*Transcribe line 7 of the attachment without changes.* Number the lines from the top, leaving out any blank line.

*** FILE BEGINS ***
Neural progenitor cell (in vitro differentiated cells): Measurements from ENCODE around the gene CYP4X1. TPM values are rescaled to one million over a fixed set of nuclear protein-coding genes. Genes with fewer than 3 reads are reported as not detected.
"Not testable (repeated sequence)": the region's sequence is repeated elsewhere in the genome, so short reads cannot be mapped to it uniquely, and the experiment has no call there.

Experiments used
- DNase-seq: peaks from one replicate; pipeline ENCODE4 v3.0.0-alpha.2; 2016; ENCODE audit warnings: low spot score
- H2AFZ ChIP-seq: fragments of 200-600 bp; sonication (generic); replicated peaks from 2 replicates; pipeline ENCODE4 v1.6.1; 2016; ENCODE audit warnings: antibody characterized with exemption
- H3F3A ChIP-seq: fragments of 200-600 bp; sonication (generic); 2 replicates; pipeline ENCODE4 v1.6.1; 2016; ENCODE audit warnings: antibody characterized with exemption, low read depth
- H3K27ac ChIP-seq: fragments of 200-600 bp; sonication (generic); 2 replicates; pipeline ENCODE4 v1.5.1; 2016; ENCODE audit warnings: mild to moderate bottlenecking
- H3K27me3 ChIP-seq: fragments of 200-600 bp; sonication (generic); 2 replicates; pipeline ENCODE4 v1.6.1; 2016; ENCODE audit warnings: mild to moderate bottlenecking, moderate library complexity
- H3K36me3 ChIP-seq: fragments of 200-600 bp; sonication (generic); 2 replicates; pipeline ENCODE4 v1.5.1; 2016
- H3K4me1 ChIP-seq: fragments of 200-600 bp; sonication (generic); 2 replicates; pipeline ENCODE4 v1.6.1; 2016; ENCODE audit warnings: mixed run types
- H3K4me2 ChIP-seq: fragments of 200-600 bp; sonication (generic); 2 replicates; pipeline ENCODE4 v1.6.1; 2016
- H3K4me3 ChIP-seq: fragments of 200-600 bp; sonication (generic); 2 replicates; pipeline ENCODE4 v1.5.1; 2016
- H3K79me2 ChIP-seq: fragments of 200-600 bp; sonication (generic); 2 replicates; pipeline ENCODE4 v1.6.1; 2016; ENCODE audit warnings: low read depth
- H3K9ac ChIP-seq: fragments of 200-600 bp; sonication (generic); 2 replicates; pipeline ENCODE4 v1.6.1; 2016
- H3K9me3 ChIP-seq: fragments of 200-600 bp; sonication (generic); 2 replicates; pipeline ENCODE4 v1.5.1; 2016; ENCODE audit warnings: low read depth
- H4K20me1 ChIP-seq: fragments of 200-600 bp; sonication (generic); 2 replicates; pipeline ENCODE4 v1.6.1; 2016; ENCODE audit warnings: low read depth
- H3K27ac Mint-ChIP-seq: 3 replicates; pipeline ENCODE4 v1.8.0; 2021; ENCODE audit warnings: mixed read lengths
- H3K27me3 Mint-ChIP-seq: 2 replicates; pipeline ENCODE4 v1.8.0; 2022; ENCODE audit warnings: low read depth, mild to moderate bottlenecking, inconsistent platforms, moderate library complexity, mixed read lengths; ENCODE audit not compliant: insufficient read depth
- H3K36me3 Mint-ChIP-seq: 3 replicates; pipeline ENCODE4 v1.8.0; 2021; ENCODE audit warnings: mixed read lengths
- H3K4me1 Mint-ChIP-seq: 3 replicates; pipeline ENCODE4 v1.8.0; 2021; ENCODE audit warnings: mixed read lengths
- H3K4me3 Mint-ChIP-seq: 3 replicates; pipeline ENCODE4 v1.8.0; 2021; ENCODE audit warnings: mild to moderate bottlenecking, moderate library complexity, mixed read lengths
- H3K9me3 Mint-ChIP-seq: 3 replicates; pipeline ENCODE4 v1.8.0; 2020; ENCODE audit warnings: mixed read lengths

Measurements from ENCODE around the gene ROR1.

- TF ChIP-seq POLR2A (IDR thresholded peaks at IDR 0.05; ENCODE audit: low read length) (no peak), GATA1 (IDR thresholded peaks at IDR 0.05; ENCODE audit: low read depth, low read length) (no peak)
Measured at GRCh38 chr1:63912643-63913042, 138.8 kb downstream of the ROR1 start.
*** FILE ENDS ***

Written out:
- H3K27ac ChIP-seq: fragments of 200-600 bp; sonication (generic); 2 replicates; pipeline ENCODE4 v1.5.1; 2016; ENCODE audit warnings: mild to moderate bottlenecking